ASCII is the standard code, using a coded character set consisting of 7-bit coded characters (8
bits including parity check), used for information interchange among data processing systems,
data communication systems, and associated equipment. The ASCII set consists of control
characters and graphic characters.
Control Character: A functional character, distinct from a graphic character, which is in-
tended to assist information exchange by controlling or modifying the function of
machines or systems. Control characters are intended to be translated by machines
rather than human beings; therefore, they are normally non-printing characters.
Graphic Character: A character intended to be printed or otherwise shown in a legible
128-Symbol Set. The complete standard set of 128 printing symbols is given in table E-1.
There are actually only 127 printing symbols since the space is non-printing.
96-Symbol Subset. The standard 96 symbol subset of printing symbols includes the symbols
contained in columns 2 through 7 of table E-1 (95 printing symbols plus space). The
heart symbol may be printed instead of the symbol for the control characters shown in
64-Symbol Subset. The standard 64 symbol subset of printing symbols for page/printer ap-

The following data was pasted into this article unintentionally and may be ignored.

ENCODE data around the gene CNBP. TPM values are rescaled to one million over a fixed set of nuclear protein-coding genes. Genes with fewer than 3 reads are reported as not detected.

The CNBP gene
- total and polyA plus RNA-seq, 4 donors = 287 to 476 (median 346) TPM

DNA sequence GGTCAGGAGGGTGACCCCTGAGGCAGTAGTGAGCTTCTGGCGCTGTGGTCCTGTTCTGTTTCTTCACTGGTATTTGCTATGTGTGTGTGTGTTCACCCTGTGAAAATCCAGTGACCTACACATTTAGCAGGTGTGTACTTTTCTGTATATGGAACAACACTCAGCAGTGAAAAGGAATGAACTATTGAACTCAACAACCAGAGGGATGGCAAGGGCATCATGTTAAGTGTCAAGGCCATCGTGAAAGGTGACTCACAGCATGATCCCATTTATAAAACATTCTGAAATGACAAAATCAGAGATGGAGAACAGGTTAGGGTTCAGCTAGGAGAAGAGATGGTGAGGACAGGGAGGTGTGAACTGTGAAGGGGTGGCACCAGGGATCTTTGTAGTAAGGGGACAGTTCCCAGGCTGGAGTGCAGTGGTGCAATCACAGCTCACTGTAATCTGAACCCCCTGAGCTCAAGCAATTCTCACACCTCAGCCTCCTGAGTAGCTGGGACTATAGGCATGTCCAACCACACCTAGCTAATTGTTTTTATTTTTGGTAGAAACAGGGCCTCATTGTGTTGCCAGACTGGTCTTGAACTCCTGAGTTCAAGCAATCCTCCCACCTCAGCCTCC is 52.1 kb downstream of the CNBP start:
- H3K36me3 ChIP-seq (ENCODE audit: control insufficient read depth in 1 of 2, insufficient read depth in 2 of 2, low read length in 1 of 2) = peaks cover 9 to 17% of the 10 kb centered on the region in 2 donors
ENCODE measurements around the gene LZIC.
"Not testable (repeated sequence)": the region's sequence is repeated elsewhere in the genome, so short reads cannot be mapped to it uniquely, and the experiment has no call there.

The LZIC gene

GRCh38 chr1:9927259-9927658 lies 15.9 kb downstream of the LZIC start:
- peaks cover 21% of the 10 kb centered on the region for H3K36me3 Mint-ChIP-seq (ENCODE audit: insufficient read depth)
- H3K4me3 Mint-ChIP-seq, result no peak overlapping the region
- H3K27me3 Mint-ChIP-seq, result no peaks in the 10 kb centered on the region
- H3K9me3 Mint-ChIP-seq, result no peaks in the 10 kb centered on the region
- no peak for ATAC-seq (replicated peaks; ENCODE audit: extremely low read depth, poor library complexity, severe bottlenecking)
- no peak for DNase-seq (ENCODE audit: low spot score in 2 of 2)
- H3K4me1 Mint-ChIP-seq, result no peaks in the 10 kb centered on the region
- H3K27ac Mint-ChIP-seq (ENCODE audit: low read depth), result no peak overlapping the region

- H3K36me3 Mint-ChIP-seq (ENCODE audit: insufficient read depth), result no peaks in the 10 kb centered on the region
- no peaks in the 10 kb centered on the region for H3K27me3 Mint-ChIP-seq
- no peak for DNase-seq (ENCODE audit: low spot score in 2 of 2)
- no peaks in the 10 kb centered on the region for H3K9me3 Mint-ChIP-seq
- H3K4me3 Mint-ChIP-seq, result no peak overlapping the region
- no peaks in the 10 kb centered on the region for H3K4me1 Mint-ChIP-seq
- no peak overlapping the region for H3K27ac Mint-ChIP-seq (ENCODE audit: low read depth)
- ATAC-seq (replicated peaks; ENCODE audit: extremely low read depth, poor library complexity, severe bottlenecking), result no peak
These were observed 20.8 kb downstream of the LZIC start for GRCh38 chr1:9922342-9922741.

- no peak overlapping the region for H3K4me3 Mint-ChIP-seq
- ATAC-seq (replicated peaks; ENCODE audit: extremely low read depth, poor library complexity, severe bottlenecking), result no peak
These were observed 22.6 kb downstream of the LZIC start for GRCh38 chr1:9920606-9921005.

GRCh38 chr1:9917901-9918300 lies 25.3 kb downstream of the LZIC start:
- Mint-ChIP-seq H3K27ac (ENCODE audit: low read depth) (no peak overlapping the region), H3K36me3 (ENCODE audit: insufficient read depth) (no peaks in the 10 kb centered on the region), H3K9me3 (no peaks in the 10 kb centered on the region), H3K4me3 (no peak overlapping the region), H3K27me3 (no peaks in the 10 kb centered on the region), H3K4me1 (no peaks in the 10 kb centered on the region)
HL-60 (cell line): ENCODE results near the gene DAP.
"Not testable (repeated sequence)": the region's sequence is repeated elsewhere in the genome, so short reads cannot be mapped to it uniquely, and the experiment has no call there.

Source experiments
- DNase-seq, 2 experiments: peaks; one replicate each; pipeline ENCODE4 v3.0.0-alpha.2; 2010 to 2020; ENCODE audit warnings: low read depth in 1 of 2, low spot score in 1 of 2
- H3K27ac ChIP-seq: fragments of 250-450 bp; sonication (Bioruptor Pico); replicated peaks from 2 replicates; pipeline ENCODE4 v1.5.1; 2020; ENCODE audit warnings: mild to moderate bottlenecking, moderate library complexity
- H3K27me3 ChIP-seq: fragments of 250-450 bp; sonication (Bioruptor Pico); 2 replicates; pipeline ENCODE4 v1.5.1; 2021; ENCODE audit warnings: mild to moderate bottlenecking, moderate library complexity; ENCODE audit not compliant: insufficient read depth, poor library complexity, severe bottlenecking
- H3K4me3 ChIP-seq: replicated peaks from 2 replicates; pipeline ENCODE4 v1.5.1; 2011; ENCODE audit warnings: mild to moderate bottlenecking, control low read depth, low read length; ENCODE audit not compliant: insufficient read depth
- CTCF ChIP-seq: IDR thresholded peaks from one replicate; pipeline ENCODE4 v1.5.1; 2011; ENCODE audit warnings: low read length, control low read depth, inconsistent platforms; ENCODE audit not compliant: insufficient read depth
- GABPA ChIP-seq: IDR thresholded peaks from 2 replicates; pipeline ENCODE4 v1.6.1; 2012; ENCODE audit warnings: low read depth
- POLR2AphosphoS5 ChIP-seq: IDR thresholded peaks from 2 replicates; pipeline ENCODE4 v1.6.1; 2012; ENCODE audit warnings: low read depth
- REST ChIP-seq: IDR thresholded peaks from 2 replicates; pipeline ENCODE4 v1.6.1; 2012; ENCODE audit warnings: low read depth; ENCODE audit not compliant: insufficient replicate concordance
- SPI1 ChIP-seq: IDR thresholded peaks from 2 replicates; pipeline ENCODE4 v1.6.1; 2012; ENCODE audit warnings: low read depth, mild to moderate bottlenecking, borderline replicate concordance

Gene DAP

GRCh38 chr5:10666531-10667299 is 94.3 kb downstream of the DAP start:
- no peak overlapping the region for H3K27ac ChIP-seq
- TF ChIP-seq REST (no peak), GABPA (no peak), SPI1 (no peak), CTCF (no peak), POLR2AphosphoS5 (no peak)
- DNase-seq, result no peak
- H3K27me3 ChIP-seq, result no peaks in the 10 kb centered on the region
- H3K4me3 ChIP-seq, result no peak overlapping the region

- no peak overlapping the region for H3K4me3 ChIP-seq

plications is given in table E-2. The heart symbol
may be printed instead of the sym-
bol for the control characters shown in columns O and 1 in table E-1. The 64-Symbol set
is used by the AN/UGC-74A(V)3.
E.3. ASCII CHARACTER REPRESENTATION
a. The standard 7-bit character representation, with b7, the high-order bit, and b1, the low-order
bit, is shown below. (Order of bit transmission is specified in c below.)
Example: The bit representation for the character "K" (see table E-1) is:
b7 b6 b5 b4 b3 b2 b1
The code table position for the character "K" may also be represented by the notation
"column 4, row 11" or alternatively as "4/11".
The decimal equivalent of the binary number formed by bits b7, b6, and b5, collectively,
forms the column number, and the decimal equivalent of the binary number formed by
bits b4, b3, b2, and b1, collectively, forms the row number.
b. For military purposes, a parity bit, b8 is always added to the standard character. This per-
mits detection of bit groupings which contain single errors.
c. In serial-by-bit transmission, the coded character will be transmitted low order first; i.e.,
the bits will appear on-line in the order b1, b2, b3, b4, b5, b6, b7, b8, (parity).